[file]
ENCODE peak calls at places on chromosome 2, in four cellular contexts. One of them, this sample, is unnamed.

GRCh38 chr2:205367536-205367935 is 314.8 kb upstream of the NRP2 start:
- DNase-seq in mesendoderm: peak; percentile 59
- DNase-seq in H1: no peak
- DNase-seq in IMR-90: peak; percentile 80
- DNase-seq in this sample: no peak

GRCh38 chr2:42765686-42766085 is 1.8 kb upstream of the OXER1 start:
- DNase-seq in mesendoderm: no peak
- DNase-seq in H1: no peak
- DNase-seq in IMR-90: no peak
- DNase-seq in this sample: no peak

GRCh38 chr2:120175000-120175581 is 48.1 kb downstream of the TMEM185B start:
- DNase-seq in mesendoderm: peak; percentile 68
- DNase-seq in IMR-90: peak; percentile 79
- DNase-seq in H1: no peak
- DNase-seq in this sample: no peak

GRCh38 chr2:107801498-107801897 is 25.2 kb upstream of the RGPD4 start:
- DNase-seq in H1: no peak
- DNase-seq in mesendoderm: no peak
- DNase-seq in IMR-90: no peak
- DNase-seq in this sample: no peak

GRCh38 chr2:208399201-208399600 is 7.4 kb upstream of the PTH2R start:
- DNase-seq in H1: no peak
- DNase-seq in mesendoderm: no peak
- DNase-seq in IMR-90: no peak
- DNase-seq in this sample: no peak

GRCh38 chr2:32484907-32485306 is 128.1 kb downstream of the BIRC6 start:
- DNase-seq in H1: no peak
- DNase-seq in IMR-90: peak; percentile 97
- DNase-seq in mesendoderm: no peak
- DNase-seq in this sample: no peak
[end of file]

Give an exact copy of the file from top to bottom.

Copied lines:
ENCODE peak calls at places on chromosome 2, in four cellular contexts. One of them, this sample, is unnamed.

GRCh38 chr2:205367536-205367935 is 314.8 kb upstream of the NRP2 start:
- DNase-seq in mesendoderm: peak; percentile 59
- DNase-seq in H1: no peak
- DNase-seq in IMR-90: peak; percentile 80
- DNase-seq in this sample: no peak

GRCh38 chr2:42765686-42766085 is 1.8 kb upstream of the OXER1 start:
- DNase-seq in mesendoderm: no peak
- DNase-seq in H1: no peak
- DNase-seq in IMR-90: no peak
- DNase-seq in this sample: no peak

GRCh38 chr2:120175000-120175581 is 48.1 kb downstream of the TMEM185B start:
- DNase-seq in mesendoderm: peak; percentile 68
- DNase-seq in IMR-90: peak; percentile 79
- DNase-seq in H1: no peak
- DNase-seq in this sample: no peak

GRCh38 chr2:107801498-107801897 is 25.2 kb upstream of the RGPD4 start:
- DNase-seq in H1: no peak
- DNase-seq in mesendoderm: no peak
- DNase-seq in IMR-90: no peak
- DNase-seq in this sample: no peak

GRCh38 chr2:208399201-208399600 is 7.4 kb upstream of the PTH2R start:
- DNase-seq in H1: no peak
- DNase-seq in mesendoderm: no peak
- DNase-seq in IMR-90: no peak
- DNase-seq in this sample: no peak

GRCh38 chr2:32484907-32485306 is 128.1 kb downstream of the BIRC6 start:
- DNase-seq in H1: no peak
- DNase-seq in IMR-90: peak; percentile 97
- DNase-seq in mesendoderm: no peak
- DNase-seq in this sample: no peak